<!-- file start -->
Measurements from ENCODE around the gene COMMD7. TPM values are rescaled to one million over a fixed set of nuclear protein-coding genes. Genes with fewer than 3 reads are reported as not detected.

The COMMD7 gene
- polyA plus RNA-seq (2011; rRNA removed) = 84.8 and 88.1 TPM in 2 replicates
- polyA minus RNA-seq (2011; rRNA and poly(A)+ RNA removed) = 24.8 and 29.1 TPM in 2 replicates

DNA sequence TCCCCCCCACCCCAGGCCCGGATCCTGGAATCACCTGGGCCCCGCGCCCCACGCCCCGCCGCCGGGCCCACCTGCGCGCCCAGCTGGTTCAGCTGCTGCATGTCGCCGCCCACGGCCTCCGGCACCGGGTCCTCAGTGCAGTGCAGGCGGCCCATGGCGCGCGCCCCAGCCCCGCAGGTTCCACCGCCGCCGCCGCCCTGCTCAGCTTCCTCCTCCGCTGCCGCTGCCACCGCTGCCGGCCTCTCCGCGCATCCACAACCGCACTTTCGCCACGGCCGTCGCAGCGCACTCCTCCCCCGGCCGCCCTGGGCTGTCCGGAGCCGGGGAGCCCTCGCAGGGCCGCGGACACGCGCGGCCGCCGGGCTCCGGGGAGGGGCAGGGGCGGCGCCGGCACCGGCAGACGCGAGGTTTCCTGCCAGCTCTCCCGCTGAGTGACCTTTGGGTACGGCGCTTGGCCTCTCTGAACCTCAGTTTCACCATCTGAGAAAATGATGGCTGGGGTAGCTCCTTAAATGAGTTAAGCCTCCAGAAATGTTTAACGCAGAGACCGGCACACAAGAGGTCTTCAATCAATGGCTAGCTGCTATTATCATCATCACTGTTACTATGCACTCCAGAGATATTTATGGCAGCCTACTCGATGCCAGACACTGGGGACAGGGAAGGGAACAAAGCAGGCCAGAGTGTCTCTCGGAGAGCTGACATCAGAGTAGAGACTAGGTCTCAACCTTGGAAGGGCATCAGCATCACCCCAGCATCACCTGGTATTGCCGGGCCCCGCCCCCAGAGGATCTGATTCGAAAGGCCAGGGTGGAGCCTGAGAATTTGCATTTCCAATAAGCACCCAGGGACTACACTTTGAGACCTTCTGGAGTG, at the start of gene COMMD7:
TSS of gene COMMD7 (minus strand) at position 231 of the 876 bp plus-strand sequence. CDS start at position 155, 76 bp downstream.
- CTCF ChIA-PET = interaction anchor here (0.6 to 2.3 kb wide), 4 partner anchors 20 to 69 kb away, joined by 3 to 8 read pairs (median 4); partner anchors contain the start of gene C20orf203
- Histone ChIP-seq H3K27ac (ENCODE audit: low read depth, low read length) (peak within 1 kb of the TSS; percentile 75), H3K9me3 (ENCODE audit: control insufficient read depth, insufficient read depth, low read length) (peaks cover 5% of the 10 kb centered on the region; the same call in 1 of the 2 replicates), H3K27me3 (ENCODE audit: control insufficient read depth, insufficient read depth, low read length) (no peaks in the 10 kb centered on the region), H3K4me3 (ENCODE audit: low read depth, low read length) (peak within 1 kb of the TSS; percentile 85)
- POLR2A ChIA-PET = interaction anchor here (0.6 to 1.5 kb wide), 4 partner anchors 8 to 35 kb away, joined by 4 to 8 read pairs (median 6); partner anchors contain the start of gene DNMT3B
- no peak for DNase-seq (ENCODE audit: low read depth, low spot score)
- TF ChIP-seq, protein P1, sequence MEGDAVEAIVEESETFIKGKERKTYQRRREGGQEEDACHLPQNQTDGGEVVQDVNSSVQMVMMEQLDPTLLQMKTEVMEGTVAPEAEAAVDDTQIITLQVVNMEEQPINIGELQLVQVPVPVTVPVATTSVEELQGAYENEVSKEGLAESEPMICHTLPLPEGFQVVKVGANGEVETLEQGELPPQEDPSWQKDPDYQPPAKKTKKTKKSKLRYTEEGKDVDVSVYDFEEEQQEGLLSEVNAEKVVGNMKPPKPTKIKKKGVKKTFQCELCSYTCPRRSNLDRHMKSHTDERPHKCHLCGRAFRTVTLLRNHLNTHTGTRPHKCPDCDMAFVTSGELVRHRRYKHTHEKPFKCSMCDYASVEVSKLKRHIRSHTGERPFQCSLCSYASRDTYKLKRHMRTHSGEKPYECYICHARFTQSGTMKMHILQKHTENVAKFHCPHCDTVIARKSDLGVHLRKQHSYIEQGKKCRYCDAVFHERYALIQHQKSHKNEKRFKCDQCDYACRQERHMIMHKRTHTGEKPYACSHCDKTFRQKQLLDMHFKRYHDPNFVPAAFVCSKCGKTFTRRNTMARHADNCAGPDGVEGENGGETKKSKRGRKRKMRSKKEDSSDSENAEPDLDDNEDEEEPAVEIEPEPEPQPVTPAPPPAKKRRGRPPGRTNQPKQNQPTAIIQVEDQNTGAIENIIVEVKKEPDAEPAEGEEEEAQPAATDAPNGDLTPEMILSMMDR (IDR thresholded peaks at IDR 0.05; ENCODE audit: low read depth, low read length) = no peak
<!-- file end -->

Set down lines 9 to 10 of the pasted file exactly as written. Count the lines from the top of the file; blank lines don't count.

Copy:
- POLR2A ChIA-PET = interaction anchor here (0.6 to 1.5 kb wide), 4 partner anchors 8 to 35 kb away, joined by 4 to 8 read pairs (median 6); partner anchors contain the start of gene DNMT3B
- no peak for DNase-seq (ENCODE audit: low read depth, low spot score)